We are not taking a mother’s child away from her…… she made the decision, free of coersion many months before we even knew about baby E.  When I said we don’t know the birthmom’s whole story that is true.  I have not sat down with her and talked to her personally.  I hope to do so with the help of an interpreter when we go to pick up E. I do, however, know much of her story and because of legal reasons am not allowed to post any of her person information.  Besides the legal reasons, we are choosing to keep our son’s personal history between us and him.  If he wants to tell her story someday he will, but we will not be sharing it with other people. So please, those of you who think you have it all figured out, don’t judge.  There is a story, we do know it, and it is hers (E’s birthmom).  My post the other day was to say that I had been selfish in my reaction to her and God showed me that. 

I believe that God is ALL about family, but sometimes, through many reasons, the families don’t look like the one’s we want them too.  Family isn’t always a mom and a dad, but sometimes it is.  In our case, E along with our two other boys will have a mom and a dad.  In other cases,  it is a grandparent, an aunt or uncle, a family friend or a foster family.  In Ethiopia, it can be a sister or a brother standing in as the mom or dad.  We are all brothers and sisters in Christ and have an obligation to love one another.  That was my point.  Because of circumstances, some out of E’s birthmoms control, and some choices she is making, she and I will be forever tied together because of our son.  That was what my post was about.

Yes, our agency does everything they can to keep families together.  She has not been coerced.  She was offered aid.  As Nat, said, there is a sponsorship program, there is counsel for the birthmoms, many of whom are giving up their children because they are dieing of AIDS, starvation, TB and such. Our agency provides relief and takes an active role in trying to leave the country they are in a better place.  But have you read Ethiopian statistics. If not here are a few:  Keep these in mind when you are choosing to be critical of me for “taking” a child away from his birthmom.” One in ten children die before their first birthday• One in six children die before their fifth birthday• 44% of the population of Ethiopia is under 15 years old• 60% of children in Ethiopia are stunted because of malnutrition• The median age in Ethiopia is 17.8 years• 1.5 million people are infected with AIDS (6th highest in the world)• 720,000 children have been orphaned by AIDS alone, and there are 4.6 million orphans in Ethiopia.•   E’s mom is making a decision to save her child from being one of these statistics.  Does that mean she wouldn’t love to keep him?  I honestly don’t know, but I imagine that every Ethiopian wishes the circumstances in their country were different.  The more we know about Ethiopia, the more we fall in love with the people.  Because our son is from there and because we feel like God has placed a calling on our lives for the people of Ethiopia, who knows maybe we will go back there someday.  All I know is, that for now, this is what God is calling us to do.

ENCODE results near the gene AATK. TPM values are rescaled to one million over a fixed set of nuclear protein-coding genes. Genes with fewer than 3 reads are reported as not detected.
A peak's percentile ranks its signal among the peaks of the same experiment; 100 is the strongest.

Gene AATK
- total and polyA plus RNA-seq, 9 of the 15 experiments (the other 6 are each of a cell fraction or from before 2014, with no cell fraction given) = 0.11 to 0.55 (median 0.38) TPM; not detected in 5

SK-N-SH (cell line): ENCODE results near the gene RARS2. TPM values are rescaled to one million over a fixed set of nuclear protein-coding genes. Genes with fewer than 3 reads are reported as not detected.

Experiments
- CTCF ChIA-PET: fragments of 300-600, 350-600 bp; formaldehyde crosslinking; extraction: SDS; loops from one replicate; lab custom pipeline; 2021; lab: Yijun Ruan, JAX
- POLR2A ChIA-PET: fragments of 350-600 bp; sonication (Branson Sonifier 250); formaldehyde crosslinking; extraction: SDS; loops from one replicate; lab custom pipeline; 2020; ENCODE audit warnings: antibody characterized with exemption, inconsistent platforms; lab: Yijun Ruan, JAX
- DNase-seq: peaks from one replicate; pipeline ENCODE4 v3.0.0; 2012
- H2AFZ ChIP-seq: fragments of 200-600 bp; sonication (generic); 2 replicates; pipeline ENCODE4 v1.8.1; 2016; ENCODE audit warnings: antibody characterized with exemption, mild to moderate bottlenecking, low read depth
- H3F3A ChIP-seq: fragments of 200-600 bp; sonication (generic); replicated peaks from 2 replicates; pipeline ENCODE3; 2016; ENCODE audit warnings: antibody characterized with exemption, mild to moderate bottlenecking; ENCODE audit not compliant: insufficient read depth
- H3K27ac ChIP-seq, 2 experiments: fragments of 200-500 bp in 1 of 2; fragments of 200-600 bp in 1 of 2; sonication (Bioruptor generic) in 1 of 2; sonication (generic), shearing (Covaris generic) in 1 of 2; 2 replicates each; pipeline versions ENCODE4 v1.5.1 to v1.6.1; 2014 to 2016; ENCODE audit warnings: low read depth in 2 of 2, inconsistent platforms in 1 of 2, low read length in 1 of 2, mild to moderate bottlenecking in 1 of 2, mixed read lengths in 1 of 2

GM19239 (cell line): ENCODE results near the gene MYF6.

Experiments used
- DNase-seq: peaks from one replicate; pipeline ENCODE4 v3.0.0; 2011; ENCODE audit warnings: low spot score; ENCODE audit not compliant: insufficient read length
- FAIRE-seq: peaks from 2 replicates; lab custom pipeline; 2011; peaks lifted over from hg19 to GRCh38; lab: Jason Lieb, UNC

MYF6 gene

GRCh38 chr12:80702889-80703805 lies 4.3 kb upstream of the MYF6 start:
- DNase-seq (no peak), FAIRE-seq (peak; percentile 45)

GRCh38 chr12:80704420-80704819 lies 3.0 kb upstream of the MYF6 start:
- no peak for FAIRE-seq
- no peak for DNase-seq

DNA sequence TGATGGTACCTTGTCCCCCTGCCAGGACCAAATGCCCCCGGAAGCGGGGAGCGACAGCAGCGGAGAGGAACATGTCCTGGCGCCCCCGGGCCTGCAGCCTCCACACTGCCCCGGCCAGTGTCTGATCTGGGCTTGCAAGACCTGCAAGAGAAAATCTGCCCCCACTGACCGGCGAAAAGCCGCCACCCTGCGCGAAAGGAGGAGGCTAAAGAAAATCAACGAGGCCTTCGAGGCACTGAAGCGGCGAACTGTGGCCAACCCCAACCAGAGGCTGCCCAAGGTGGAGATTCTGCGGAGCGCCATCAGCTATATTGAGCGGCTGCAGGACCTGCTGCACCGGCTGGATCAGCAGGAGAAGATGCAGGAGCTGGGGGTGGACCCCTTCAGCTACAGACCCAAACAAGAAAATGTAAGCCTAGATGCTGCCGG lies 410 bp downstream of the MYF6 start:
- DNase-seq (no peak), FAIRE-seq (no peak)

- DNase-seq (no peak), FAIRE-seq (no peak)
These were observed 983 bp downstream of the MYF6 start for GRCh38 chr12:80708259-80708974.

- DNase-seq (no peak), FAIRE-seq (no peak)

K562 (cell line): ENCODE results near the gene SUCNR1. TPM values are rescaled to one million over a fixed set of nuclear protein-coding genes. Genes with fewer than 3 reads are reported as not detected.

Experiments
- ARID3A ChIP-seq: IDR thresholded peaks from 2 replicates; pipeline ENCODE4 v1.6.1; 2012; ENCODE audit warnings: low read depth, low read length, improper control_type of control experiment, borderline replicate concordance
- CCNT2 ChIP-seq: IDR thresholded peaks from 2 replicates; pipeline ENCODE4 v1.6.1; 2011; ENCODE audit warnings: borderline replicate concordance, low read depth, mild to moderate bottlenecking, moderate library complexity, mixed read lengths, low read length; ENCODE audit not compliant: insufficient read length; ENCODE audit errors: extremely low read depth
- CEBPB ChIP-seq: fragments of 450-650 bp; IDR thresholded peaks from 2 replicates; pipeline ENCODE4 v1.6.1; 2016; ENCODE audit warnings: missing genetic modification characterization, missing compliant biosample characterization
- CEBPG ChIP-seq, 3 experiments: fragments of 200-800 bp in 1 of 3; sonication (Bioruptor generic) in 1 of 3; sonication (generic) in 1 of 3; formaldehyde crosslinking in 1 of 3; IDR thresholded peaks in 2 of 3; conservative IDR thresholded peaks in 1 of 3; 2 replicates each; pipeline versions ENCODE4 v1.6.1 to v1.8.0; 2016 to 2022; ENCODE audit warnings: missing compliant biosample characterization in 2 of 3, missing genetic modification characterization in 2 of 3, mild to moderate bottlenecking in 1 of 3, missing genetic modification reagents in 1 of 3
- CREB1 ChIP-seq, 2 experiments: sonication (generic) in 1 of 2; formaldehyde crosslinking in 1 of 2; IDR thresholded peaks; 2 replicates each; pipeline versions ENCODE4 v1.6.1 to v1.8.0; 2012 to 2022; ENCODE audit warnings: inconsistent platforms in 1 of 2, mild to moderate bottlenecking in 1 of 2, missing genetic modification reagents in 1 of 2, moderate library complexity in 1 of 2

I have no idea the pain that goes into giving a child up for adoption, for whatever the reasons….. however, I am a “birthmom” too.  I do know what it is like to give birth and to love a child beyond anything you can imagine.  I know what it is like to want the very best for my child.  The only thing that seperates me, as a mom, from E’s birthmom is that I can only imagine the pain she is going through to give her child up.  I didn’t have to make that choice, but I can understand her pain.  My husband and I are following God’s call on our life to love a child and we can’t wait to bring him home.  In bringing him home we also realize what he will be leaving behind and hope to always be able to share that with him.  

I feel like I could go on and on in response to some of the comments being made, but may be less is more.  It is obvious, that some people commenting do not have the whole story.  Thanks for reading.  We will move on to a lighter subject tomorrow.